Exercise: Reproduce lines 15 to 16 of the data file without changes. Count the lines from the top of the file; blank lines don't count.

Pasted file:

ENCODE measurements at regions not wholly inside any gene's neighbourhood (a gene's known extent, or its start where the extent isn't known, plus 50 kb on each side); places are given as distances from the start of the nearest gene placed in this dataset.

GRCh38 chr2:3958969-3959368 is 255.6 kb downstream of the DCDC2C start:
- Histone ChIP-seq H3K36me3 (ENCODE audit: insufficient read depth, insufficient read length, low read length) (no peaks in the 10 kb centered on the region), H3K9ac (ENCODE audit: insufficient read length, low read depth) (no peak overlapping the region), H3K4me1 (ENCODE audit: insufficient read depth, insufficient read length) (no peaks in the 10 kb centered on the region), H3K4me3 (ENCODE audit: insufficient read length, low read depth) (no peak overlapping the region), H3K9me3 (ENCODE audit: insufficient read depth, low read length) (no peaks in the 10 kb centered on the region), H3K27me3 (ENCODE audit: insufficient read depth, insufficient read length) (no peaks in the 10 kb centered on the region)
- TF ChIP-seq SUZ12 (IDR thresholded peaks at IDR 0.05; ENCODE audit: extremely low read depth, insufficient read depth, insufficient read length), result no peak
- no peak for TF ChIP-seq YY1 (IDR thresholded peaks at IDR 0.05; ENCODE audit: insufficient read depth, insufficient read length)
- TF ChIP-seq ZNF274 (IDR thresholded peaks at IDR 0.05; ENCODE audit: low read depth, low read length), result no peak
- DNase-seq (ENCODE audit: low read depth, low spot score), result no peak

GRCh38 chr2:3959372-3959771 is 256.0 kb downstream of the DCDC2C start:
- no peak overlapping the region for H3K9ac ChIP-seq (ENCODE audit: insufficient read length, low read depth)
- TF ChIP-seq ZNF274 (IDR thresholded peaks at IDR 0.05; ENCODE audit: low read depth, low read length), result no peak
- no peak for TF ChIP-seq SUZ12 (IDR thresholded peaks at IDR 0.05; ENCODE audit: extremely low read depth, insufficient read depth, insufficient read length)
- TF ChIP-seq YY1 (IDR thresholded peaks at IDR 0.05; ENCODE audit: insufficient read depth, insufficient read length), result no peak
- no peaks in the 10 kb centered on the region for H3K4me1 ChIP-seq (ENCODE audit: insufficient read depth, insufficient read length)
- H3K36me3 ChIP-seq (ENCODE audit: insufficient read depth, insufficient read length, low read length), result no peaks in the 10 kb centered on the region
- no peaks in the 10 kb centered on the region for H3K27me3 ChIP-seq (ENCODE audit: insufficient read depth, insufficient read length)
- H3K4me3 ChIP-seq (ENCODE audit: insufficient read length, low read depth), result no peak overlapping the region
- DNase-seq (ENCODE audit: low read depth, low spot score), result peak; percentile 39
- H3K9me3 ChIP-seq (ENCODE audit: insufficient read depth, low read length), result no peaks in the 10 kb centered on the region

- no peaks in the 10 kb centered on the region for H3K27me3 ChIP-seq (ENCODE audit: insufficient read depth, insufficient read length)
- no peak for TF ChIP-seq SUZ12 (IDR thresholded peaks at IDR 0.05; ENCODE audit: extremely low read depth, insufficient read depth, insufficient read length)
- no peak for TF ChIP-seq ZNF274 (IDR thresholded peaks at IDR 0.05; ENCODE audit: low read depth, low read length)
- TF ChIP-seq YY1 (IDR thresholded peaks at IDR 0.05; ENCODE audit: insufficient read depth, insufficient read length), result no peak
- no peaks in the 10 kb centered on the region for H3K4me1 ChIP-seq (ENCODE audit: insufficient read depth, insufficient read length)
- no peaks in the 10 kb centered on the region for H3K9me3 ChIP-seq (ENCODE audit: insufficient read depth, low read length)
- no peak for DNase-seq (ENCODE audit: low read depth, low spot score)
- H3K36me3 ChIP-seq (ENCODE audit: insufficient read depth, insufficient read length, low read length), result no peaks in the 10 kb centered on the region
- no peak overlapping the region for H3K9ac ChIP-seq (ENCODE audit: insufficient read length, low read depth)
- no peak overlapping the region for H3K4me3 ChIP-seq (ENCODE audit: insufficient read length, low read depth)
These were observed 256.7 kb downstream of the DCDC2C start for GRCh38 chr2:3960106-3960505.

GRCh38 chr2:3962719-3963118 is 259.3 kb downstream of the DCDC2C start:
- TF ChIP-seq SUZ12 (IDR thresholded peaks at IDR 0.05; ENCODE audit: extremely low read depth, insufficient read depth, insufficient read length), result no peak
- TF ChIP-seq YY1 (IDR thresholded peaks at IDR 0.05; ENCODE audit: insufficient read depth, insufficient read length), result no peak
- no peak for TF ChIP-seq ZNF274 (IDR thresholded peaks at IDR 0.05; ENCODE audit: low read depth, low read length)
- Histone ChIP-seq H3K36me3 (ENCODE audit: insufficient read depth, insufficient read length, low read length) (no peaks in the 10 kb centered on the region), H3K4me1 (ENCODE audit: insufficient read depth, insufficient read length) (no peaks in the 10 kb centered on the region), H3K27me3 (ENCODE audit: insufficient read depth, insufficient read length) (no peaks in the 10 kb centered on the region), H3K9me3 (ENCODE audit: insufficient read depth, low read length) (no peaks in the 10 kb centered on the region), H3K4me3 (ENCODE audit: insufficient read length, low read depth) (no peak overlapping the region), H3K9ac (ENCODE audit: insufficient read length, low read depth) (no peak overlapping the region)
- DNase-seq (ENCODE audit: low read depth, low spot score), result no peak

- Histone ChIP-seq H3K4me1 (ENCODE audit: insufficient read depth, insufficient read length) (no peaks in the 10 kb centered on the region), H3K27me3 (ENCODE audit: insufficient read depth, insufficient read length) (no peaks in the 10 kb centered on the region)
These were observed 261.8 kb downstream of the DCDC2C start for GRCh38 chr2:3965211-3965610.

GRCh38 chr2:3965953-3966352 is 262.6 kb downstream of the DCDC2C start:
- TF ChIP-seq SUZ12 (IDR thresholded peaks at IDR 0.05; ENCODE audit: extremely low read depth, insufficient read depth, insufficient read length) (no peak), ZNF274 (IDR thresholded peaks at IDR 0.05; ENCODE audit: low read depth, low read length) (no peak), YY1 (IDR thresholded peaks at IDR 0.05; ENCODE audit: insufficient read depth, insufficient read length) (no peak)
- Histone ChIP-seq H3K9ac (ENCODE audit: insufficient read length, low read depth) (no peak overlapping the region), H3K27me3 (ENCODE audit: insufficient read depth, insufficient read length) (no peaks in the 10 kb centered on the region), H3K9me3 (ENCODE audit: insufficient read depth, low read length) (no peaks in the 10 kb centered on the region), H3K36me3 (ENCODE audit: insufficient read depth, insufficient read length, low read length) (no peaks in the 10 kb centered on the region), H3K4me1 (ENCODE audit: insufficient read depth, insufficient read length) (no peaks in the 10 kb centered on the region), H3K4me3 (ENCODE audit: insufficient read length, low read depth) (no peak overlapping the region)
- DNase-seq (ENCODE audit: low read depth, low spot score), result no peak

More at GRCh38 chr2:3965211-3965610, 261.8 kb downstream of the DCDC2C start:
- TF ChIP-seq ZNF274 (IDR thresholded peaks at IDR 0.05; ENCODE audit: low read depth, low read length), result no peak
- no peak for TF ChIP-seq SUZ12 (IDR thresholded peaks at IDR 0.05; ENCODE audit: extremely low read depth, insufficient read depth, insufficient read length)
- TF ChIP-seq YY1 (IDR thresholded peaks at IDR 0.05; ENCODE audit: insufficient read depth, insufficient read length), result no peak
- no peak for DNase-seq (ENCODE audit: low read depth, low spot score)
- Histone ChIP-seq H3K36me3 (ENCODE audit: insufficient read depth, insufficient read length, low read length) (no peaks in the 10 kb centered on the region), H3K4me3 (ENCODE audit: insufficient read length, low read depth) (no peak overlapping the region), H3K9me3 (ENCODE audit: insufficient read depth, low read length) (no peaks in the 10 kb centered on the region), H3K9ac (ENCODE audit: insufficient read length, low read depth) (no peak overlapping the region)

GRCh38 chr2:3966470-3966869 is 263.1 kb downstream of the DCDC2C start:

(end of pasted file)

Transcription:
- no peaks in the 10 kb centered on the region for H3K27me3 ChIP-seq (ENCODE audit: insufficient read depth, insufficient read length)
- H3K4me3 ChIP-seq (ENCODE audit: insufficient read length, low read depth), result no peak overlapping the region